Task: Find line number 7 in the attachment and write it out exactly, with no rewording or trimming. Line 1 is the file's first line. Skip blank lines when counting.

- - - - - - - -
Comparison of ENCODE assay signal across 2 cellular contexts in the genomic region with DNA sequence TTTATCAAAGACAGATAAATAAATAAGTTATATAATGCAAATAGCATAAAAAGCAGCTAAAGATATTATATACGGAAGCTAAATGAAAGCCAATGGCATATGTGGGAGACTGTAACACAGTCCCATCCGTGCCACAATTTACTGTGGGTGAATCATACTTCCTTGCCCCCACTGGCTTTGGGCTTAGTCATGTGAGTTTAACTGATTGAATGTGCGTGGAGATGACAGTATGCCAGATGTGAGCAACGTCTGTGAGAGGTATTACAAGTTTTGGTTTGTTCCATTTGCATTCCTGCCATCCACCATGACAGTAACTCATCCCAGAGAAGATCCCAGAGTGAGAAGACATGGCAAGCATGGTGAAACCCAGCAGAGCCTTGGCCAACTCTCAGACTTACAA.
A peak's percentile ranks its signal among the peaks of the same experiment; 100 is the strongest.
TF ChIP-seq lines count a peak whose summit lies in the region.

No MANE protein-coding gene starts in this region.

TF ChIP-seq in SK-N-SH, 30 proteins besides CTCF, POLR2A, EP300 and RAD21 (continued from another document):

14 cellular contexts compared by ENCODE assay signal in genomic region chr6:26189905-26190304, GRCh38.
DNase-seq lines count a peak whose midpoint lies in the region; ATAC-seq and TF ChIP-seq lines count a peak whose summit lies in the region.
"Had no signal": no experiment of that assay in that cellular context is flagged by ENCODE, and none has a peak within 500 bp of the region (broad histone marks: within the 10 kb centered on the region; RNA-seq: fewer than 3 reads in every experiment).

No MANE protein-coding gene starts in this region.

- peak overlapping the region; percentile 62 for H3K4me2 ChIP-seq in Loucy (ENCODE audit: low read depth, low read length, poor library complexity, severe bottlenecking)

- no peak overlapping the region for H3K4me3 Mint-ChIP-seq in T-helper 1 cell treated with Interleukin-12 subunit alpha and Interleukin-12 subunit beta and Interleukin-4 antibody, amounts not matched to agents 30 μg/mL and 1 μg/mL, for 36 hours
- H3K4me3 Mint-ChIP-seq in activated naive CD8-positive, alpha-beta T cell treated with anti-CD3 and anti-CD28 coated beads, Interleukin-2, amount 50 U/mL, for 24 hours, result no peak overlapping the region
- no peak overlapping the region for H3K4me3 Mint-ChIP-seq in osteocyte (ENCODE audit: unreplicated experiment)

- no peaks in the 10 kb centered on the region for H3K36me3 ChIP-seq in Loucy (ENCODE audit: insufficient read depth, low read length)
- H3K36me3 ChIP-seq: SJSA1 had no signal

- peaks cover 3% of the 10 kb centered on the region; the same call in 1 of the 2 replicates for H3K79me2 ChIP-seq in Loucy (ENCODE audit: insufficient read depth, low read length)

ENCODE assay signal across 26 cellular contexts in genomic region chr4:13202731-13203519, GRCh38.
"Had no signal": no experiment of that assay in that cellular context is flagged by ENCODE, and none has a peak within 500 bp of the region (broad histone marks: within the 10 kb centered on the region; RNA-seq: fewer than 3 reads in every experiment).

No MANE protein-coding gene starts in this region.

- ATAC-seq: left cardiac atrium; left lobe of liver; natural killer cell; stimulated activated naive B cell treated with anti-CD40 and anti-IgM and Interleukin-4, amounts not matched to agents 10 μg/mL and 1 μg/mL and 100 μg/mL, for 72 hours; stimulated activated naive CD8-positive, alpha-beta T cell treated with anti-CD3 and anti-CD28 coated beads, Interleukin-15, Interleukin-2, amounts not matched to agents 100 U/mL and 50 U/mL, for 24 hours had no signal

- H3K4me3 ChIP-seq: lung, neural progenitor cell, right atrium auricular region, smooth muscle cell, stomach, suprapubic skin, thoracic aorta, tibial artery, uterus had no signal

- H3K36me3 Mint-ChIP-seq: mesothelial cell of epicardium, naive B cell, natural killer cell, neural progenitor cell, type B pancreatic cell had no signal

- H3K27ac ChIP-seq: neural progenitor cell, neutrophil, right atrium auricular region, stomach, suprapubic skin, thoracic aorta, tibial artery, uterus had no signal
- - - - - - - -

DNase-seq lines count a peak whose midpoint lies in the region; ATAC-seq and TF ChIP-seq lines count a peak whose summit lies in the region.